National Communication Officer of the National Democratic Congress (NDC), has said the MP of Assin North was qualified to contest in his constituency for the 2020 election.

Sammy Gyamfi believes “I think the judge erred because if you look at the grounds under which a High Court can annul a Parliamentary election.”

Speaking on PM Express, he cited “Section 20 of the Representation of the People Law PNDC Law 284,” while explaining that; “what that section says is that the High Court can only annul a Parliamentary election if a candidate is not qualified to contest the election at the time of the election, not at the time of nominations.”

This comes on the back of a Cape Coast High Court Annulment of the 2020 Parliamentary elections in the Assin North Constituency and ordering for fresh elections to be conducted in the constituency.

Following the challenge of the nationality of the NDC MP, Gyaakye Quayson by a resident of Assin North, Mr Michael Ankomah-Nimfah.

He filed a petition at the Supreme Court to oppose the eligibility of Mr Quayson with claims that the MP at the time of filing to contest in the 2020 parliamentary election has not renounced his Canadian citizenship.

The MP, however, before the judgment also filed processes at the Supreme Court and Court of Appeal but processed were dismissed on Monday.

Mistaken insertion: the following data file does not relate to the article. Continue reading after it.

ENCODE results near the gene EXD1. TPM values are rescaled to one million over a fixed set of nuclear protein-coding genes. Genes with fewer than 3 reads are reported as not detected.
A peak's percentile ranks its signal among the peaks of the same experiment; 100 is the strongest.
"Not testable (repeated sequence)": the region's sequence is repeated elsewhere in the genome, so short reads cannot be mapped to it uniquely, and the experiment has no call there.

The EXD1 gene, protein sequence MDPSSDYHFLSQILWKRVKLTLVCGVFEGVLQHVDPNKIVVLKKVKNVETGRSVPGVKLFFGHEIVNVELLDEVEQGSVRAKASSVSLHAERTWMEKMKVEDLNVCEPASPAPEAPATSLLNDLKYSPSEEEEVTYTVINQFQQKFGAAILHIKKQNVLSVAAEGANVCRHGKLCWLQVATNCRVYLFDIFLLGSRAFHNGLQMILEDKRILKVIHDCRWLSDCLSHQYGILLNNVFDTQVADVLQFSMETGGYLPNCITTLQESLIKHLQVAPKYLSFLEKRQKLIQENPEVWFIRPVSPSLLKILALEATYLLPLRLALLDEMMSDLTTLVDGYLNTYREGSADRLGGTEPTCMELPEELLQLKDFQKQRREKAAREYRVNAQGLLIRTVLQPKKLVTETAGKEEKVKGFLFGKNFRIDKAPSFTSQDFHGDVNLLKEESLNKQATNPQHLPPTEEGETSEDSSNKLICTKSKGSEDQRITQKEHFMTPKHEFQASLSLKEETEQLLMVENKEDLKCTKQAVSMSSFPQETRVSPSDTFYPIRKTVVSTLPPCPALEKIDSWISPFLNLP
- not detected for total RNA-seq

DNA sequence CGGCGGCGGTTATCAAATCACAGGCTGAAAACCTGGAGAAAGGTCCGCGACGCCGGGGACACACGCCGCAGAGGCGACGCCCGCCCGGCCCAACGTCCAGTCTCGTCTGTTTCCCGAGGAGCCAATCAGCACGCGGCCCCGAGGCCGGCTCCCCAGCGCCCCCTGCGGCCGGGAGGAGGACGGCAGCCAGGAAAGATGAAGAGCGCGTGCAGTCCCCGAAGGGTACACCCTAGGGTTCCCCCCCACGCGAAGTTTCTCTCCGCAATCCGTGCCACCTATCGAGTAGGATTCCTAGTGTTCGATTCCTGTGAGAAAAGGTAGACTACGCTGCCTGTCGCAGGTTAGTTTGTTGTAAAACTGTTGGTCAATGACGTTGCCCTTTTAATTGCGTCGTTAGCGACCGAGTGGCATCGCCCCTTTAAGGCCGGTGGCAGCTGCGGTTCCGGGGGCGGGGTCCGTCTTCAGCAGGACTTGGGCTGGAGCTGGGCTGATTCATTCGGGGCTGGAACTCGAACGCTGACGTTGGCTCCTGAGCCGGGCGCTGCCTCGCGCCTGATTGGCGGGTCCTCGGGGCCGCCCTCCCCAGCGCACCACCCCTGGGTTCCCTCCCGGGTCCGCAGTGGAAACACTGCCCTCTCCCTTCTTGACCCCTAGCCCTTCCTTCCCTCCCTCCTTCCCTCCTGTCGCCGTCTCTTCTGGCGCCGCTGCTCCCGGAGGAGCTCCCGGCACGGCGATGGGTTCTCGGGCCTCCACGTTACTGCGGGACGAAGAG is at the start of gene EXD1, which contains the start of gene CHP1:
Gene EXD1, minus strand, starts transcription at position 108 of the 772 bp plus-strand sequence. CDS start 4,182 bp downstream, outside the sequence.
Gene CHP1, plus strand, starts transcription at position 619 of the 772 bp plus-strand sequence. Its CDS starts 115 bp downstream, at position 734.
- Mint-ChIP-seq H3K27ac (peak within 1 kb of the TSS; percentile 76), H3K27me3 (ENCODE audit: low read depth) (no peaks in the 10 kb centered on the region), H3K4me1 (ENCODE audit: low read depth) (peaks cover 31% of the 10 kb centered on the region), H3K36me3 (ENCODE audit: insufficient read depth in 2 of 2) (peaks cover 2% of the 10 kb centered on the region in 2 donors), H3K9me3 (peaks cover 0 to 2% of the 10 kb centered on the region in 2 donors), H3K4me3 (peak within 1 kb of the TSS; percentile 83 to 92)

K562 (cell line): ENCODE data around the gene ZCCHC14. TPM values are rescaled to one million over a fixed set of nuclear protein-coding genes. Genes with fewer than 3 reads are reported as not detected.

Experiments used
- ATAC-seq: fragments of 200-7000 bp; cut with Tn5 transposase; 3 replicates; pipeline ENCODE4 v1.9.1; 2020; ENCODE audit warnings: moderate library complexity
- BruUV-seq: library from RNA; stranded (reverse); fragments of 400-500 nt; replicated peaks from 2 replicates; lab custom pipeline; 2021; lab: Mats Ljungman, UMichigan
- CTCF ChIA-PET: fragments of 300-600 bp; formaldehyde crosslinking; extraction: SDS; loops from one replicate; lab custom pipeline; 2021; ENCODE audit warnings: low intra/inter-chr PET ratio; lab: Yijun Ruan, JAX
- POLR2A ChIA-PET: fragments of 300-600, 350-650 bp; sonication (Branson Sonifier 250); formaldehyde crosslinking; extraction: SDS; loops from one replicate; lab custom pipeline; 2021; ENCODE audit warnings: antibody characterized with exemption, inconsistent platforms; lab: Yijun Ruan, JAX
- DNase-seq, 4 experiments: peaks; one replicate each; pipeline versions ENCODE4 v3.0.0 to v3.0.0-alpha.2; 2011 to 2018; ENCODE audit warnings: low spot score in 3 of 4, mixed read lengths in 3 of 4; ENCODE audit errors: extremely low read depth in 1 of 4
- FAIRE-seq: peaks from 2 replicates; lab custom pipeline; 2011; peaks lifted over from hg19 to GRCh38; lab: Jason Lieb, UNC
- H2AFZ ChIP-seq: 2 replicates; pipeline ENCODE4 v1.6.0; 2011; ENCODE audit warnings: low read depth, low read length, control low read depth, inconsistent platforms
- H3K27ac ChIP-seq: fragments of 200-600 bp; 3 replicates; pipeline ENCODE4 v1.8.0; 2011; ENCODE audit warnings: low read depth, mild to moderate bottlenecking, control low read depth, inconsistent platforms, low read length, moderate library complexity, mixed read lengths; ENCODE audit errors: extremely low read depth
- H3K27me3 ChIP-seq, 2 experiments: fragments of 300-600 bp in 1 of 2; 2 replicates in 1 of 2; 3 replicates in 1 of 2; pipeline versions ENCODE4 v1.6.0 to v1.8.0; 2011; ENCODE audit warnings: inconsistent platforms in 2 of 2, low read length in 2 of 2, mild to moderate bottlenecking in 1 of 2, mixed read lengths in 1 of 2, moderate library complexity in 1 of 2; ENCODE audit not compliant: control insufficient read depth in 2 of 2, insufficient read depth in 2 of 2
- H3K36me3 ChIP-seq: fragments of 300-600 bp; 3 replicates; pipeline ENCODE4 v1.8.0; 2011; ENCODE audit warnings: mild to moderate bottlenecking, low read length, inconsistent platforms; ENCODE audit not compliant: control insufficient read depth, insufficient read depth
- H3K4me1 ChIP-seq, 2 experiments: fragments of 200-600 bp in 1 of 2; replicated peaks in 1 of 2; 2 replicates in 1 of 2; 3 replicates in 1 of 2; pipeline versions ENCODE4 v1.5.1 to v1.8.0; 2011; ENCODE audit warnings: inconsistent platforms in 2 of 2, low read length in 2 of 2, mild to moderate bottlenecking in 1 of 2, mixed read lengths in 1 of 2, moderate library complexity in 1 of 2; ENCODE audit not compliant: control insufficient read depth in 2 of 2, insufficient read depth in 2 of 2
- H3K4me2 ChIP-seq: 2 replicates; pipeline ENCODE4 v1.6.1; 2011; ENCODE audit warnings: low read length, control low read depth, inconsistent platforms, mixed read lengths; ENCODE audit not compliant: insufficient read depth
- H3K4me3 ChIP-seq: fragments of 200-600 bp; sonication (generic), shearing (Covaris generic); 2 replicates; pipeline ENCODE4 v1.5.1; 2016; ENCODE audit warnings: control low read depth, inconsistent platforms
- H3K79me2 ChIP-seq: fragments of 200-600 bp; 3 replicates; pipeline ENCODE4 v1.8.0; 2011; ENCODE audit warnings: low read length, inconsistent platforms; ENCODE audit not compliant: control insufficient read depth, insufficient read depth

Handing his judgement on the substantive matter on Wednesday, July 28, the judge said the MP violated constitutional provisions and other statutory provisions that guide Ghana’s elections.

Nevertheless, Mr Gyamfi noted that Mr Quayson was duly qualified to contest in the parliamentary election which took place on December 7, 2020.

This, he said, was because “Mr Quayson applied to renounce his citizenship of Canada 2019 and got his certificate of renunciation on the 26th of November 2020 before the December 7 election and before he was sworn in 2021.”

He also argued that “under section 11 of the same law, of the Representation of the People law PNDC law 284 the lawmaker has stated a clear difference between nomination and election and so if the lawmaker was intended to say the person should have qualified by the time of the official nomination, the law would have stated so expressly.”

“But in this case, the law said the person must be qualified to contest for the election at the time of his election… so clearly he was qualified to contest as MP and the judge has no base in law to annul the election, he explained,” he told JoyNews.